The Parties shall guide in their relations by the principles of cooperation, equal and indivisible security. They shall not strengthen their security individually, within international organizations, military alliances or coalitions at the expense of the security of other Parties.
The Parties shall settle all international disputes in their mutual relations by peaceful means and refrain from the use or threat of force in any manner inconsistent with the purposes of the United Nations.
The Parties shall not create conditions or situations that pose or could be perceived as a threat to the national security of other Parties.
The Parties shall exercise restraint in military planning and conducting exercises to reduce risks of eventual dangerous situations in accordance with their obligations under international law, including those set out in intergovernmental agreements on the prevention of incidents at sea outside territorial waters and in the airspace above, as well as in intergovernmental agreements on the prevention of dangerous military activities.
In order to address issues and settle problems, the Parties shall use the mechanisms of urgent bilateral or multilateral consultations, including the NATO-Russia Council.
The Parties shall regularly and voluntarily exchange assessments of contemporary threats and security challenges, inform each other about military exercises and maneuvers, and main provisions of their military doctrines. All existing mechanisms and tools for confidence-building measures shall be used in order to ensure transparency and predictability of military activities.
Telephone hotlines shall be established to maintain emergency contacts between the Parties.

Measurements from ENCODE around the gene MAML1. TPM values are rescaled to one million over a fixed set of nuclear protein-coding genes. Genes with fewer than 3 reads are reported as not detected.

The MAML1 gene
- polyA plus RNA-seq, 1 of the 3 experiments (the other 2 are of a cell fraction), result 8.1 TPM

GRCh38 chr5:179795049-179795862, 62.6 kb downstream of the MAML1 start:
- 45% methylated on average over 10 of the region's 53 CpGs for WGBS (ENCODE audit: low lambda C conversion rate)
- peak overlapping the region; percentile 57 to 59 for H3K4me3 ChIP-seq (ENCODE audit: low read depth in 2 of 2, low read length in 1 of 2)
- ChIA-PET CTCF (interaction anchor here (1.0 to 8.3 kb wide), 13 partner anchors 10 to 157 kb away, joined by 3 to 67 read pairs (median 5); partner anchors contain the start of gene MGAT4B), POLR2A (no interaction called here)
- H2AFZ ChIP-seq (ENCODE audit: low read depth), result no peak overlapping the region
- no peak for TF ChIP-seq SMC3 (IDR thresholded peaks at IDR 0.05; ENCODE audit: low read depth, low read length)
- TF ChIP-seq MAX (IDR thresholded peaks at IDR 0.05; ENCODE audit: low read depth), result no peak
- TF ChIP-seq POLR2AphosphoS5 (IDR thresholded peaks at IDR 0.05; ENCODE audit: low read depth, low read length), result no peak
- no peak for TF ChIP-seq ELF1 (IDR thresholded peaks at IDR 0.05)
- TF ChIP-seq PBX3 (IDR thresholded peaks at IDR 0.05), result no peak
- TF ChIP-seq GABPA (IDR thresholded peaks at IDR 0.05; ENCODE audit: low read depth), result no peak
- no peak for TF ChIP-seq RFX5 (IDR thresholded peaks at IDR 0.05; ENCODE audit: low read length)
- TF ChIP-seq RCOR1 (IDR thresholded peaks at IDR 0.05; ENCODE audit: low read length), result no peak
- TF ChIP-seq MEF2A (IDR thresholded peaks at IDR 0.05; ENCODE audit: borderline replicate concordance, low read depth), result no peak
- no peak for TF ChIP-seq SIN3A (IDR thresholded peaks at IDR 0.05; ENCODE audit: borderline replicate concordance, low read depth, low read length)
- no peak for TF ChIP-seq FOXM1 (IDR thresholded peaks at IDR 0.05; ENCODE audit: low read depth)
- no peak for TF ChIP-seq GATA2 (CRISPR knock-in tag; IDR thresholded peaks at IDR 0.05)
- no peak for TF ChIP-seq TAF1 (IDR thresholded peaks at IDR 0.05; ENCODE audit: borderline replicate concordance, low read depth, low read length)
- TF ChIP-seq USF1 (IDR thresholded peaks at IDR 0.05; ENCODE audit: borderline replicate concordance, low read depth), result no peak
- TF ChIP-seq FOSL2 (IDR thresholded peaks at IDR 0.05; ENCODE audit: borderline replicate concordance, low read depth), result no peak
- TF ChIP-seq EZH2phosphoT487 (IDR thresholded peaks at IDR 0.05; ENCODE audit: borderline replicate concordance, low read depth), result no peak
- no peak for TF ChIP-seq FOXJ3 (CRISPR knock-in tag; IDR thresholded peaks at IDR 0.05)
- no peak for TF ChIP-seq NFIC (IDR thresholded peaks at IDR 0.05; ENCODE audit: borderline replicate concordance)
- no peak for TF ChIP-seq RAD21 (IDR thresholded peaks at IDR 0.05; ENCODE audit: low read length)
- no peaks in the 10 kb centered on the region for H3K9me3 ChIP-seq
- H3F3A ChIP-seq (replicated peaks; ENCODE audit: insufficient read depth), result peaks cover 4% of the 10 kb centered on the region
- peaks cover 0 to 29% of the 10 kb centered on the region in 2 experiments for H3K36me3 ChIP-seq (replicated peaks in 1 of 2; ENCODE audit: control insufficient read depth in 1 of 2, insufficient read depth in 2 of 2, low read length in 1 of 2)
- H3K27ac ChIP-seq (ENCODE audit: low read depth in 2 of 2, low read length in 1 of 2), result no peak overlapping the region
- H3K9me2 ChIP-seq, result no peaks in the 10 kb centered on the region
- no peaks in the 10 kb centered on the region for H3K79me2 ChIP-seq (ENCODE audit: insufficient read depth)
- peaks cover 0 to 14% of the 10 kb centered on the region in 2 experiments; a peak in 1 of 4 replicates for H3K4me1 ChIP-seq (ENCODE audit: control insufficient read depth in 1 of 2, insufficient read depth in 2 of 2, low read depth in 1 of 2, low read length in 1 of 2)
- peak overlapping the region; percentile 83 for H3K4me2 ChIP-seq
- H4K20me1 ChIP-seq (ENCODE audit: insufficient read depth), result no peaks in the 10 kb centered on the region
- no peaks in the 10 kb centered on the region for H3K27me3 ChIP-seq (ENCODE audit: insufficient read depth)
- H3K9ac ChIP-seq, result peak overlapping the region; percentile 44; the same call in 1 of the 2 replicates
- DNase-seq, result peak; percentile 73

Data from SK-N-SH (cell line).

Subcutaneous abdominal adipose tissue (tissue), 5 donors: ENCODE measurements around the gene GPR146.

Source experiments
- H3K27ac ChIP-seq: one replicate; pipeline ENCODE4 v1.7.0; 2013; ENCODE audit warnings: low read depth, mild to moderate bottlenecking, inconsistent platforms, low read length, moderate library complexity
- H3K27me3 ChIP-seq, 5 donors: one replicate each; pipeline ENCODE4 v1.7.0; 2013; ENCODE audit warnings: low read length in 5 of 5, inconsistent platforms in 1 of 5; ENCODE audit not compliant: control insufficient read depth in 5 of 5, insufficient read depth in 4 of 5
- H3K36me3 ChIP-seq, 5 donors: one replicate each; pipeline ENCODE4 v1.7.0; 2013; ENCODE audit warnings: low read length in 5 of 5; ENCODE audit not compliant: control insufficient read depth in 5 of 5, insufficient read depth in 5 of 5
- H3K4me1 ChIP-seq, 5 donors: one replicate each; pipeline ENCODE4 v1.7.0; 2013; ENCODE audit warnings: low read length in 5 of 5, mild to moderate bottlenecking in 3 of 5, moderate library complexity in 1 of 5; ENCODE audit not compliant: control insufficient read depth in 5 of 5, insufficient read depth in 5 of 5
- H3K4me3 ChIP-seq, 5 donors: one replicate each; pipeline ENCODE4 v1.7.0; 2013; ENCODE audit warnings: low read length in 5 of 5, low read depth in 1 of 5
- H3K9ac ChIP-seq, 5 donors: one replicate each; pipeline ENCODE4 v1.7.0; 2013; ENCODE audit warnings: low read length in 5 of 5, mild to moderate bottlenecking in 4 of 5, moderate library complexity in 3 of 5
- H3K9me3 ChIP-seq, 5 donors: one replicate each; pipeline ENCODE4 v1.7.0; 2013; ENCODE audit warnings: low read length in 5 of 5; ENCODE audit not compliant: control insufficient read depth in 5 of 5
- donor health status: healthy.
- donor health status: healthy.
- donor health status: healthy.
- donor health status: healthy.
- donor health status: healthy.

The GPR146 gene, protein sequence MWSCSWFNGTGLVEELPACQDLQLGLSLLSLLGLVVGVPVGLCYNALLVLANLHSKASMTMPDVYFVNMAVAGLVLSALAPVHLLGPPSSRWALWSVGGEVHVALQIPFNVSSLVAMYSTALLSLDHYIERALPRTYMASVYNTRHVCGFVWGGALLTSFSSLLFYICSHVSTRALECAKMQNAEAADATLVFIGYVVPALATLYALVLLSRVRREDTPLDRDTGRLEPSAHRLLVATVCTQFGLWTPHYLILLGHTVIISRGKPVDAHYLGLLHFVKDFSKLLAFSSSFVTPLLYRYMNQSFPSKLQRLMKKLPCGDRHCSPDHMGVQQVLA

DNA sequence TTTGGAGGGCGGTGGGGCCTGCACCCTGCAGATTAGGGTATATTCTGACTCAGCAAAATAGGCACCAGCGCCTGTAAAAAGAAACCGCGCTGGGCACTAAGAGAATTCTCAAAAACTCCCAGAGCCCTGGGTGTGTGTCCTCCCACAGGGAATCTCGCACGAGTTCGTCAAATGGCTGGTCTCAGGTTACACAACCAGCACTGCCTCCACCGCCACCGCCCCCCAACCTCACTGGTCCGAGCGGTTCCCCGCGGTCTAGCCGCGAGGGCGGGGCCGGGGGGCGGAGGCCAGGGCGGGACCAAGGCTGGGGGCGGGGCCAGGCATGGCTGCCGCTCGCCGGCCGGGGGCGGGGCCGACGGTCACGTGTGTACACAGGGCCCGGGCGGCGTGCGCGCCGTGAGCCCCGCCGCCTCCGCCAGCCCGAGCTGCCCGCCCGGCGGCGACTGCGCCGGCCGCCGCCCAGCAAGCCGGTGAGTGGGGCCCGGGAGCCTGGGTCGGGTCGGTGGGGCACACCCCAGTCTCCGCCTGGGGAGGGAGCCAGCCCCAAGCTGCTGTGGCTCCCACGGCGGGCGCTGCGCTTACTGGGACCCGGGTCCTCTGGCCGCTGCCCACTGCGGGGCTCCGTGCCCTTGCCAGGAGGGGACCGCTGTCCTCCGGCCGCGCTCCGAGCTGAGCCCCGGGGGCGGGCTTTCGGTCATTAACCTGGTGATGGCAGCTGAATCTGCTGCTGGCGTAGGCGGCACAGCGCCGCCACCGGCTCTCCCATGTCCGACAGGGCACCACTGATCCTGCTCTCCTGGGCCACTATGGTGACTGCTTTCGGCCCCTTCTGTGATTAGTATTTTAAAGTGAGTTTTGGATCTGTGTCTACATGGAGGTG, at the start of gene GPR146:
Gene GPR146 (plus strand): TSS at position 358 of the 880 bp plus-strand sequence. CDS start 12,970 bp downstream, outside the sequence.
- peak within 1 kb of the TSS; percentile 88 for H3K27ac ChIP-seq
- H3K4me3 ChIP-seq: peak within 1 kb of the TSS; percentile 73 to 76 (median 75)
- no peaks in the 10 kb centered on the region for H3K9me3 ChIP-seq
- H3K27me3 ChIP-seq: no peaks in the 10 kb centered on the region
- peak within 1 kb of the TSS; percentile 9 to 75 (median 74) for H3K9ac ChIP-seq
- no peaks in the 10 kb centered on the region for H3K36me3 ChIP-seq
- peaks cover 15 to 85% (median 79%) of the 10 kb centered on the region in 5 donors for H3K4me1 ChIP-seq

The Parties reaffirm that they do not consider each other as adversaries.
The Parties shall maintain dialogue and interaction on improving mechanisms to prevent incidents on and over the high seas (primarily in the Baltics and the Black Sea region).
The Russian Federation and all the Parties that were member States of the North Atlantic Treaty Organization as of 27 May 1997, respectively, shall not deploy military forces and weaponry on the territory of any of the other States in Europe in addition to the forces stationed on that territory as of 27 May 1997. With the consent of all the Parties such deployments can take place in exceptional cases to eliminate a threat to security of one or more Parties.
The Parties shall not deploy land-based intermediate- and short-range missiles in areas allowing them to reach the territory of the other Parties.
All member States of the North Atlantic Treaty Organization commit themselves to refrain from any further enlargement of NATO, including the accession of Ukraine as well as other States.
The Parties that are member States of the North Atlantic Treaty Organization shall not conduct any military activity on the territory of Ukraine as well as other States in the Eastern Europe, in the South Caucasus and in Central Asia.